– Canadian expert says Guyana/Suriname basin is world’s hottest prospect
A Canadian oil and gas expert who has travelled to Guyana five times in the past year alone believes that Guyana needs help understanding and serving the industry well into the future as the hunt for petroleum could push estimates to over 3 billion barrels of recoverable oil.
Rob Strong, who has helped to streamline Guyana’s Oil and Gas Association as well as other areas of the emerging sector, sounded the call during a recent interview with Canada’s Oil and Gas Magazine (OGM).
According to Strong, Minister of Natural Resources, Raphael Trotman, has indicated to him that the most recent discovery by US oil giant ExxonMobil off the Guyana coast pushed the declared reserves to around the three billion barrel mark.
“With no proven oil reserves just over two and a half years ago, Guyana now has approximately three billion barrels of recoverable oil and this number is expected to further increase as the hunt for more petroleum intensifies. As well, neighbouring Suriname is expected to be as prolific as Guyana,” Strong told OGM.
He is considered the grandfather of the offshore oil industry in the Canadian Province of Newfoundland and believes Guyana is a new frontier somewhat similar to where they were 40 years ago.
“They [Guyana] need so much help in not only understanding the industry but, more importantly, servicing the industry for the next 20 to 30 years,” Strong told OGM.
He believes the Guyana/Suriname Basin has to be one of the hottest prospects in the world right now and there are already discussions of a second floating production storage and offloading (FPSO) unit.
“When you have seven wells and six have penetrated oil-bearing sands, it’s significant.
From discovery in 2015 and first oil in 2020, if that doesn’t excite someone in the oil and gas business, what will?” Strong questioned.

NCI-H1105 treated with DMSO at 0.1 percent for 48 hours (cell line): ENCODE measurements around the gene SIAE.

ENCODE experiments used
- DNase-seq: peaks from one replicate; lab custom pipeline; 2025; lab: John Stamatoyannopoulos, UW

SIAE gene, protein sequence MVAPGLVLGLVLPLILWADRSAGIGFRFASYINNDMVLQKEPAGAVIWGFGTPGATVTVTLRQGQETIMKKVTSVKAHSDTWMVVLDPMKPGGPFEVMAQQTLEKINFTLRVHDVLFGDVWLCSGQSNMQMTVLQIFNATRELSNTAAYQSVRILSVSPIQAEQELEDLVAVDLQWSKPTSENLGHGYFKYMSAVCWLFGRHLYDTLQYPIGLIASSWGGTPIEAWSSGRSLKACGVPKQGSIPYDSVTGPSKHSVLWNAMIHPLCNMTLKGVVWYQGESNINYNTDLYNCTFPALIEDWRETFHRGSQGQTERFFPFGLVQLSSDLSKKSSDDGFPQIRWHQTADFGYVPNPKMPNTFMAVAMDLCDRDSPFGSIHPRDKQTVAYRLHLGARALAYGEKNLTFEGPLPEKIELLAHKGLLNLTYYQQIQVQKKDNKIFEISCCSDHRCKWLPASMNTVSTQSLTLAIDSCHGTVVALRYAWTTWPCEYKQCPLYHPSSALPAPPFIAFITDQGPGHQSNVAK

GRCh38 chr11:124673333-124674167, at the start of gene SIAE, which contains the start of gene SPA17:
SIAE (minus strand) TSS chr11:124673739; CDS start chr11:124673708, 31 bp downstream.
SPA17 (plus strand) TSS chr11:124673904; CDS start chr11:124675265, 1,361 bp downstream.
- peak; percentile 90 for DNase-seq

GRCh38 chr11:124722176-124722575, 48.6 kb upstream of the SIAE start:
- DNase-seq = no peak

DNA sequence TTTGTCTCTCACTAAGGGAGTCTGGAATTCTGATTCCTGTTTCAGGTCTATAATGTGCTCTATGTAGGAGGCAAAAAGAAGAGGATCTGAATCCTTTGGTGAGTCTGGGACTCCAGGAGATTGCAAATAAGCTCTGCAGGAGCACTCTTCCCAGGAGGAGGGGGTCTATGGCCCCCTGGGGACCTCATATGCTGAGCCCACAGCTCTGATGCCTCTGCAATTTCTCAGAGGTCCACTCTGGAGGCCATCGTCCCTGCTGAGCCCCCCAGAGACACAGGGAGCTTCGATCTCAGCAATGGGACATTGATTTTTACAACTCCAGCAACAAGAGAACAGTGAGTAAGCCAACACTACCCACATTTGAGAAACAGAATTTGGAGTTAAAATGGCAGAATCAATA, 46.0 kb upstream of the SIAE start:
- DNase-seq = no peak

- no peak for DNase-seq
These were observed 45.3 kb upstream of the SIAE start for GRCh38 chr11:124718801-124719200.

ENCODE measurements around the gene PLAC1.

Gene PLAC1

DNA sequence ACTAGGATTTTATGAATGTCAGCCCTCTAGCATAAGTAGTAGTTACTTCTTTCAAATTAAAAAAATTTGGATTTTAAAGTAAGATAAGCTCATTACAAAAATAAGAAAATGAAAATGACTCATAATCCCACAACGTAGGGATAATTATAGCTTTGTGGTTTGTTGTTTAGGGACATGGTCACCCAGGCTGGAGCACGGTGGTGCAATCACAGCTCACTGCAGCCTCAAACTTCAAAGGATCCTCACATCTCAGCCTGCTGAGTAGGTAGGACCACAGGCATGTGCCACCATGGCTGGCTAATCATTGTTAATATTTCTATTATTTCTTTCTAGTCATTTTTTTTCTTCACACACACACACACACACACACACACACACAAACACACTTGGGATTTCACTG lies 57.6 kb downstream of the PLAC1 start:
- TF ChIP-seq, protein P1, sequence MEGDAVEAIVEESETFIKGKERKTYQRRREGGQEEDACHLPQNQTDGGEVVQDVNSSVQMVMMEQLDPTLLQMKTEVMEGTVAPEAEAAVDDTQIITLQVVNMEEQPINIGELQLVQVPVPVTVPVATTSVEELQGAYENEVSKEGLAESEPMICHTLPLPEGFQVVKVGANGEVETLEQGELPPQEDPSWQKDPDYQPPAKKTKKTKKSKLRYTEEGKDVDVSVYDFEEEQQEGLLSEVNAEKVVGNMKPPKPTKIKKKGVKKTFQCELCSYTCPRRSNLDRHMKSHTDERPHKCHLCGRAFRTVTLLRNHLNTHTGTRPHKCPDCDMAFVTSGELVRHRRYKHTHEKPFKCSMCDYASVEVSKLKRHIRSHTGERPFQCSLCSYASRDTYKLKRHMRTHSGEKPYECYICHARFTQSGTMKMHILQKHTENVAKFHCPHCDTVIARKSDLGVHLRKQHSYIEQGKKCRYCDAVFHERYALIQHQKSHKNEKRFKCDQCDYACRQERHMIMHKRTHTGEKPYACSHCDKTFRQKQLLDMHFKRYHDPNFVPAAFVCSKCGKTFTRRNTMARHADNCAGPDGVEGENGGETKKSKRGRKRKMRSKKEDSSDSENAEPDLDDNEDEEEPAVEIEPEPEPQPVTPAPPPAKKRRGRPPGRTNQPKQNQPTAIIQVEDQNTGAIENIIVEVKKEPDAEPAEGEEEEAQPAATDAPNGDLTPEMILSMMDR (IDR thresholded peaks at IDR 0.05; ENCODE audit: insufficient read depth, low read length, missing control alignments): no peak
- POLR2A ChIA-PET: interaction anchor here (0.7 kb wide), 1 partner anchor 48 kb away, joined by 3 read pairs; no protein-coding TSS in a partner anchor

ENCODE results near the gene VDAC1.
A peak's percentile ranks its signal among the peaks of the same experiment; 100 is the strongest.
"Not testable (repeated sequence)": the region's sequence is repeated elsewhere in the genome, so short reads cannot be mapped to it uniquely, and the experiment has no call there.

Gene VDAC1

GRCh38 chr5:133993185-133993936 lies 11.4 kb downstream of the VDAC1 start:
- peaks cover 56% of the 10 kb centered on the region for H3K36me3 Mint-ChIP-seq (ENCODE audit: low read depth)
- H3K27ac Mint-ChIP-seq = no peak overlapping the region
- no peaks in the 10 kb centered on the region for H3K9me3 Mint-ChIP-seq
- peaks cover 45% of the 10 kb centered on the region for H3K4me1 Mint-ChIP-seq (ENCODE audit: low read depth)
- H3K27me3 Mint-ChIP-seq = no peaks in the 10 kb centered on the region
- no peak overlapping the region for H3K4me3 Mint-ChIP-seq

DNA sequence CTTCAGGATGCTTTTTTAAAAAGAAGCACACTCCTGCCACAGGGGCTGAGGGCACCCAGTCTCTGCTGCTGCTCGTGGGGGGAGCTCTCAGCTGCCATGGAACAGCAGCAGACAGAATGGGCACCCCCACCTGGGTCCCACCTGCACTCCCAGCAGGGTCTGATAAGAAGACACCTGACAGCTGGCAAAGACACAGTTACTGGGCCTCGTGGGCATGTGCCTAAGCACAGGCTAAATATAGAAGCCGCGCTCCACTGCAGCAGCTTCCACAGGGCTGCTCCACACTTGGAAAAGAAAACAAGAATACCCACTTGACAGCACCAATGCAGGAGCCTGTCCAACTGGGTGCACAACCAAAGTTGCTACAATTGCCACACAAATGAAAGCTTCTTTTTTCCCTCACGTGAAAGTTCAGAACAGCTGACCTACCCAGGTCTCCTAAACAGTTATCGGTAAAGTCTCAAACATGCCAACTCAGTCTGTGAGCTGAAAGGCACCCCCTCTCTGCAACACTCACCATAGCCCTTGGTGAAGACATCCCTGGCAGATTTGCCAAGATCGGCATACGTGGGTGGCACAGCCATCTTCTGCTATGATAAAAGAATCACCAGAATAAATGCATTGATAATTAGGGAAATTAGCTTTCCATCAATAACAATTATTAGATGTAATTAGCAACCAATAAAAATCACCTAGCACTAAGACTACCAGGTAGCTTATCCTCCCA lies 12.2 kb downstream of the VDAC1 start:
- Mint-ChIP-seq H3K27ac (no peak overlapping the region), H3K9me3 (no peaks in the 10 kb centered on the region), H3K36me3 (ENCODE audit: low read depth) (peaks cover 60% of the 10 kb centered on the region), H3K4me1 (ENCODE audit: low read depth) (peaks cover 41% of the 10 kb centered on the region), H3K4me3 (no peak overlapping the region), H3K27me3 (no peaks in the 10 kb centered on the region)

He said with an initial discovery in 2015, followed by a prediction of first oil in 2020 is just the start. Strong called on Canadians to look for opportunities in Guyana.
“In my view, more east coast Canadian companies should be aggressively looking at opportunities in Guyana. Yes, I know it is an underdeveloped country and has its frustrations but when one looks at the “size of the prize”, it has to be worth it,” Strong said.
ExxonMobil, alone, which has struck liquid gold several times off the coast of Guyana, has predicted 2.8 billion barrels of recoverable oil from The Liza Field. It is believed that there have already been several major upward revisions in recoverable resource estimates regarding the Liza Field with plenty of room for upside after ExxonMobil’s successful Liza-4 well and future development plans for the Liza 2 project being considered.
In early October, Exxon announced that its Turbot-1 exploration well had “encountered a reservoir of 75 feet (23 meters) of high-quality, oil-bearing sandstone. This was its fifth discovery in Guyana.
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